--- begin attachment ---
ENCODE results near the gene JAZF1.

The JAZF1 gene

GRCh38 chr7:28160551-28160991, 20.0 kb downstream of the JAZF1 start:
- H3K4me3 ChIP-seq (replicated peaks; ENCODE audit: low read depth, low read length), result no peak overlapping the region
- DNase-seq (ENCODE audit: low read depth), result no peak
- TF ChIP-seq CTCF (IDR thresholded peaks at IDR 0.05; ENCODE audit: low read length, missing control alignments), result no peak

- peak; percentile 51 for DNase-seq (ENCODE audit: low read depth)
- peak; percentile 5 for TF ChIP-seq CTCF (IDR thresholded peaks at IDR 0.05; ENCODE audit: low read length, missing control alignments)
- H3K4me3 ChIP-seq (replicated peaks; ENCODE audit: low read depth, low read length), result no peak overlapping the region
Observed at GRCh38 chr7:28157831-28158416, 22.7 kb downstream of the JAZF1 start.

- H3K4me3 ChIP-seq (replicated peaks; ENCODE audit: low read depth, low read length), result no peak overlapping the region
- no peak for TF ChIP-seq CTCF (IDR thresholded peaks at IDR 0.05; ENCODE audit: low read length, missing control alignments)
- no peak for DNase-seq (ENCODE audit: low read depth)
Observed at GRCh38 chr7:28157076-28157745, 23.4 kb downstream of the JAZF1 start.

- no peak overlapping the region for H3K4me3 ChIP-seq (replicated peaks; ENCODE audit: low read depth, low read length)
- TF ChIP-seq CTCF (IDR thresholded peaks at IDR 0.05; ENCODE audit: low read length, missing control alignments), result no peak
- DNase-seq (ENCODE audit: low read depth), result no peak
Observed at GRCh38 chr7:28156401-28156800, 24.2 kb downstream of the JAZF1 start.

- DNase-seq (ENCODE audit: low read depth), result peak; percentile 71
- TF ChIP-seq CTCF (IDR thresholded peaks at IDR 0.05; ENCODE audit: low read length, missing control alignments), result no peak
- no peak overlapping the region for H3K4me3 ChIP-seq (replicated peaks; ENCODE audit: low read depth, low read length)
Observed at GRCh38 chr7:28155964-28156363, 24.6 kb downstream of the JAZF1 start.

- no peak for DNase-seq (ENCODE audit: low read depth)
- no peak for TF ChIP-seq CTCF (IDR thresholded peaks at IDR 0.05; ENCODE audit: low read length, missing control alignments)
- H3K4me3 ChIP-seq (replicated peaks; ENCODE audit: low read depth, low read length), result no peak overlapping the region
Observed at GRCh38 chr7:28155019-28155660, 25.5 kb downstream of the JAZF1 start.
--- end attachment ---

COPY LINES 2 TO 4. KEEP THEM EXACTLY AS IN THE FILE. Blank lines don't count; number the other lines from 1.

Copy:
The JAZF1 gene

GRCh38 chr7:28160551-28160991, 20.0 kb downstream of the JAZF1 start:
- H3K4me3 ChIP-seq (replicated peaks; ENCODE audit: low read depth, low read length), result no peak overlapping the region